“They have no speech, they use no words; no sound is heard from them. Yet their voice goes out into all the earth, their words to the ends of the world.” —Psalm 19:3-4 NIV
For the month of June, each day I’ve been reading a daily devotion in a devotional titled, “Praying Through the Most Beloved Psalms in 30 Days,” by Dolores Smyth, a nationally published faith and parenting writer, and contributor on Crosswalk.com. I thought I would share today’s reading and short prayer from the devotional which is on Psalm 19:
Psalm 19: A psalm of David.
The heavens declare the glory of God;
the skies proclaim the work of his hands.
Day after day they pour forth speech;
night after night they reveal knowledge.
They have no speech, they use no words;
no sound is heard from them.
Yet their voice goes out into all the earth,
their words to the ends of the world.
In the heavens God has pitched a tent for the sun.
It is like a bridegroom coming out of his chamber,
like a champion rejoicing to run his course.
It rises at one end of the heavens
and makes its circuit to the other;
nothing is deprived of its warmth.
The law of the Lord is perfect,
refreshing the soul.
The statutes of the Lord are trustworthy,
making wise the simple.
The precepts of the Lord are right,
giving joy to the heart.
The commands of the Lord are radiant,
giving light to the eyes.
The fear of the Lord is pure,
The decrees of the Lord are firm,
and all of them are righteous.
They are more precious than gold,
than much pure gold;
they are sweeter than honey,
than honey from the honeycomb.
By them your servant is warned;
in keeping them there is great reward.
But who can discern their own errors?
Forgive my hidden faults.
Keep your servant also from willful sins;
may they not rule over me.
Then I will be blameless,
innocent of great transgression.
May these words of my mouth
and this meditation of my heart
be pleasing in your sight,
Lord, my Rock and my Redeemer.
Prayer: I see Your glory all around me, God. In every sunrise and in every blade of glass, in every storm bearing down and in every rainbow thereafter, I see Your awesome dominion. Your Holy Word tells me everything I need to know to join You in Paradise. Now it’s up to me to follow Your instructions. Lord, give me the strength to be Your good and faithful servant. Amen! (Quote source here.)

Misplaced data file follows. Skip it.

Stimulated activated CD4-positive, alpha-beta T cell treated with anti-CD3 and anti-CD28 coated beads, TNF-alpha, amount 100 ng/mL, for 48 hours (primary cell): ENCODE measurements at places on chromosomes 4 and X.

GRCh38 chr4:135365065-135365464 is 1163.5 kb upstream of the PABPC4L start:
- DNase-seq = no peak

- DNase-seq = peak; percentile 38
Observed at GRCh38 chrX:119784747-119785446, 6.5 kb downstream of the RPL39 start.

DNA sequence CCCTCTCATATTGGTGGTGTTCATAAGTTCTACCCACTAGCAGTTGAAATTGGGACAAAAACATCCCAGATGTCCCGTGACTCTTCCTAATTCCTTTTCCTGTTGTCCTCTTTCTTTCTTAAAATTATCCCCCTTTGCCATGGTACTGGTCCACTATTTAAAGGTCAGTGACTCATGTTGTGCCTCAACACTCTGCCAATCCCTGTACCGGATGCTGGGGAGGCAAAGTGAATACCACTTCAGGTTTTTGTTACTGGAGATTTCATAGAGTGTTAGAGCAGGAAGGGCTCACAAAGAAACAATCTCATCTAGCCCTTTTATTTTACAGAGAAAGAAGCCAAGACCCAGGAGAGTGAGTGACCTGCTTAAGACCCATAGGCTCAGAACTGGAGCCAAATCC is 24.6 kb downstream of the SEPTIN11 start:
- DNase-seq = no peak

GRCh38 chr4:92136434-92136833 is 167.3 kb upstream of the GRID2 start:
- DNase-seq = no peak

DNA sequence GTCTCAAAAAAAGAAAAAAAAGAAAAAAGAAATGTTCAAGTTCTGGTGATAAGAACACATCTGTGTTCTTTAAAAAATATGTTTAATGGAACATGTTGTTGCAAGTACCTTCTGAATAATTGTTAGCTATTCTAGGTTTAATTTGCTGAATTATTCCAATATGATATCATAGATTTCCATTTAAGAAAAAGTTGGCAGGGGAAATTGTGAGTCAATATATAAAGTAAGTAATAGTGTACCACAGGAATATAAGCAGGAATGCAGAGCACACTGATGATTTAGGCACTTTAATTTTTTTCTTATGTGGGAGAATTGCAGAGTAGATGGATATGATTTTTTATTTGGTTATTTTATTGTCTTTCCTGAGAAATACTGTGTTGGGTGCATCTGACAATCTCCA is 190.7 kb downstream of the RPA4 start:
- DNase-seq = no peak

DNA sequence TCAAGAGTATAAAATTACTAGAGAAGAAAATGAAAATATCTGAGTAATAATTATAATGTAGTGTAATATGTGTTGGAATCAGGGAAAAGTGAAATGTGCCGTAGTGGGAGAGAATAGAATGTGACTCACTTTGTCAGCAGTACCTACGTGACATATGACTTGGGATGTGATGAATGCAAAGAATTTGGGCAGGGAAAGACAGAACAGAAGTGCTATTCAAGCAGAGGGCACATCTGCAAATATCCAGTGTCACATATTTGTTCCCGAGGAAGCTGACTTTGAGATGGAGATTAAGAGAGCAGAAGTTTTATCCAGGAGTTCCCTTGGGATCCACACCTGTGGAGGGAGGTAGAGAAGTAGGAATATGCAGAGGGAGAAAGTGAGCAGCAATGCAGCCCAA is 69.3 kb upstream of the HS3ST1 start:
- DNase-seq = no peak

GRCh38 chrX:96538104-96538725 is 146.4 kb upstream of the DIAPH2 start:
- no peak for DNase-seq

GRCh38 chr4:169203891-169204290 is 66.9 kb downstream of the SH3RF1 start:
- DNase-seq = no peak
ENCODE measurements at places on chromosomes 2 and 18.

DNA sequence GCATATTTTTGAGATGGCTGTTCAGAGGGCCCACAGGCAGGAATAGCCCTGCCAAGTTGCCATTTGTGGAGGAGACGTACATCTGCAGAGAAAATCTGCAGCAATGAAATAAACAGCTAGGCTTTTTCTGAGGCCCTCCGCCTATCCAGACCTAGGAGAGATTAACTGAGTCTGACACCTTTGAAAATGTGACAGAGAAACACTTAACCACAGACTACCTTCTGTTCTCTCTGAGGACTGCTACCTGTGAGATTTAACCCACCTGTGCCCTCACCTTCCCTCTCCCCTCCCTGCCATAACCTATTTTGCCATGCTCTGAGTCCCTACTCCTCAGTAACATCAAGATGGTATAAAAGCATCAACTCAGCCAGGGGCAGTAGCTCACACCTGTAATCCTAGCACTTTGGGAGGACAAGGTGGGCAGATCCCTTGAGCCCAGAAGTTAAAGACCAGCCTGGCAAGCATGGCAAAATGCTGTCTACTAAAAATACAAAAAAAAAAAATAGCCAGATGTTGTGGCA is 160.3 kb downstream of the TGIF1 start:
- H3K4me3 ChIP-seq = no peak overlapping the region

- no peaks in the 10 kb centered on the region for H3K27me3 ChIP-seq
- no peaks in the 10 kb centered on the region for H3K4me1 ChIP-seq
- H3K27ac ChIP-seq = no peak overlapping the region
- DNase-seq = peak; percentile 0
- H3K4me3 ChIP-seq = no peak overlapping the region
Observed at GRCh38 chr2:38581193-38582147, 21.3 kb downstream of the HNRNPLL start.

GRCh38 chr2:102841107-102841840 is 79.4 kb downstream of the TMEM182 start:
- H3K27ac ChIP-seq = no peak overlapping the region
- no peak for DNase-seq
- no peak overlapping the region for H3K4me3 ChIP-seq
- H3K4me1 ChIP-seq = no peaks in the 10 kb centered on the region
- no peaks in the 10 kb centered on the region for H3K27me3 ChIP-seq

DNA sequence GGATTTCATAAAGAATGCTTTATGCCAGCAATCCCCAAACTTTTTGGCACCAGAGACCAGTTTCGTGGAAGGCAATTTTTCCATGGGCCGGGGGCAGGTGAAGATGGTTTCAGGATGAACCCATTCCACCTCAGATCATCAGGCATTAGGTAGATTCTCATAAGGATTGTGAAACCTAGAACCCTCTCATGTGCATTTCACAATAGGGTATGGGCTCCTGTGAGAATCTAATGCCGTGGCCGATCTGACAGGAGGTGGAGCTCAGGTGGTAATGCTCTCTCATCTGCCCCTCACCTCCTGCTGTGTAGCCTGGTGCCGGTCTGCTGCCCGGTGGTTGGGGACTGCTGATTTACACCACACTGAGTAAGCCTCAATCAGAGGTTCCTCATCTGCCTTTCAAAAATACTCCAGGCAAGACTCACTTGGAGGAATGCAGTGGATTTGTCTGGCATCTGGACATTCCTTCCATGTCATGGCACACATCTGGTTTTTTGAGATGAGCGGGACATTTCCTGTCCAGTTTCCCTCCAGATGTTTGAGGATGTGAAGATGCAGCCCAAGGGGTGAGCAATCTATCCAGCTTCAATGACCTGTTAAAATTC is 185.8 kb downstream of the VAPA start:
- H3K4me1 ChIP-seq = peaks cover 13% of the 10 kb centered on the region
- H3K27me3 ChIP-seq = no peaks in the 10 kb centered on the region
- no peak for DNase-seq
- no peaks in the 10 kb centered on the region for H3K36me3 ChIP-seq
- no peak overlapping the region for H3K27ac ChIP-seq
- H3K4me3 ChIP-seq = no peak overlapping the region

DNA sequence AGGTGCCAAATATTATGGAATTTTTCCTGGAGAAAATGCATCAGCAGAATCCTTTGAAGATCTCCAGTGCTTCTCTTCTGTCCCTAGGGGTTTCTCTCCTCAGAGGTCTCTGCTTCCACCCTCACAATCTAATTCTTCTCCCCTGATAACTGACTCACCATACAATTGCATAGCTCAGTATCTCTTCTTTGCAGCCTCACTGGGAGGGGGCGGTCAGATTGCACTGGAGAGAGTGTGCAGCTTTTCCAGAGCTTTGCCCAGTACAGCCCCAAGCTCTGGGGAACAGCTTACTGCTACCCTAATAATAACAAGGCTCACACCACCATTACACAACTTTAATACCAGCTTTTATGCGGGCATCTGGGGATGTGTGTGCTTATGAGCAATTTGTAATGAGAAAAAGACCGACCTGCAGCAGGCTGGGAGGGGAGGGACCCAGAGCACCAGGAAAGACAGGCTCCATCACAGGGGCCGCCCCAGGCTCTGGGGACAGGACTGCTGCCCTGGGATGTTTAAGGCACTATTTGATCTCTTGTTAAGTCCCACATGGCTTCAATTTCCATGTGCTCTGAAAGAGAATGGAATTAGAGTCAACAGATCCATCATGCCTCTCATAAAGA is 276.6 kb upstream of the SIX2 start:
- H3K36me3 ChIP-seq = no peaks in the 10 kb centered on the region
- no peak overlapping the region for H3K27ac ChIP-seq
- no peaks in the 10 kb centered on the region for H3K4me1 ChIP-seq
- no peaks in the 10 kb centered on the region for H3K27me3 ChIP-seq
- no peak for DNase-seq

Too often I find myself starting off my prayers with requests. Psalm 19 reminds me that there is much more to prayer then just stating our needs or the needs of others (although that is important, too).
The most basic definition of prayer is “talking to God.” Prayer is not meditation or passive reflection; it is direct address to God. It is the communication of the human soul with the Lord who created the soul. Prayer is the primary way for the believer in Jesus Christ to communicate his emotions and desires with God and to fellowship with God.
Prayer can be audible or silent, private or public, formal or informal. All prayer must be offered in faith (James 1:6), in the name of the Lord Jesus (John 16:23), and in the power of the Holy Spirit (Romans 8:26). As the International Standard Bible Encyclopedia puts it, “Christian prayer in its full New Testament meaning is prayer addressed to God as Father, in the name of Christ as Mediator, and through the enabling grace of the indwelling Spirit” (“Prayer” by J. C. Lambert). The wicked have no desire to pray (Psalm 10:4), but the children of God have a natural desire to pray (Luke 11:1).
Prayer is described in the Bible as seeking God’s favor (Exodus 32:11), pouring out one’s soul to the Lord (1 Samuel 1:15), crying out to heaven (2 Chronicles 32:20), drawing near to God (Psalm 73:28, KJV), and kneeling before the Father (Ephesians 3:14).
Paul wrote, “Do not be anxious about anything, but in every situation, by prayer and petition, with thanksgiving, present your requests to God. And the peace of God, which transcends all understanding, will guard your hearts and your minds in Christ Jesus” (Philippians 4:6–7). Worry about nothing; pray about everything.
Everything? Yes, God wants us to talk with Him about everything. How often should we pray? The biblical answer is “pray without ceasing” (1 Thessalonians 5:17). We should keep a running conversation going with God all day long. Some find the ACTS formula of prayer helpful, but there is really no special formula for how to pray in the Bible. We should just do it. We can pray under any and all circumstances. Prayer develops our relationship with God and demonstrates our trust and utter dependence upon Him.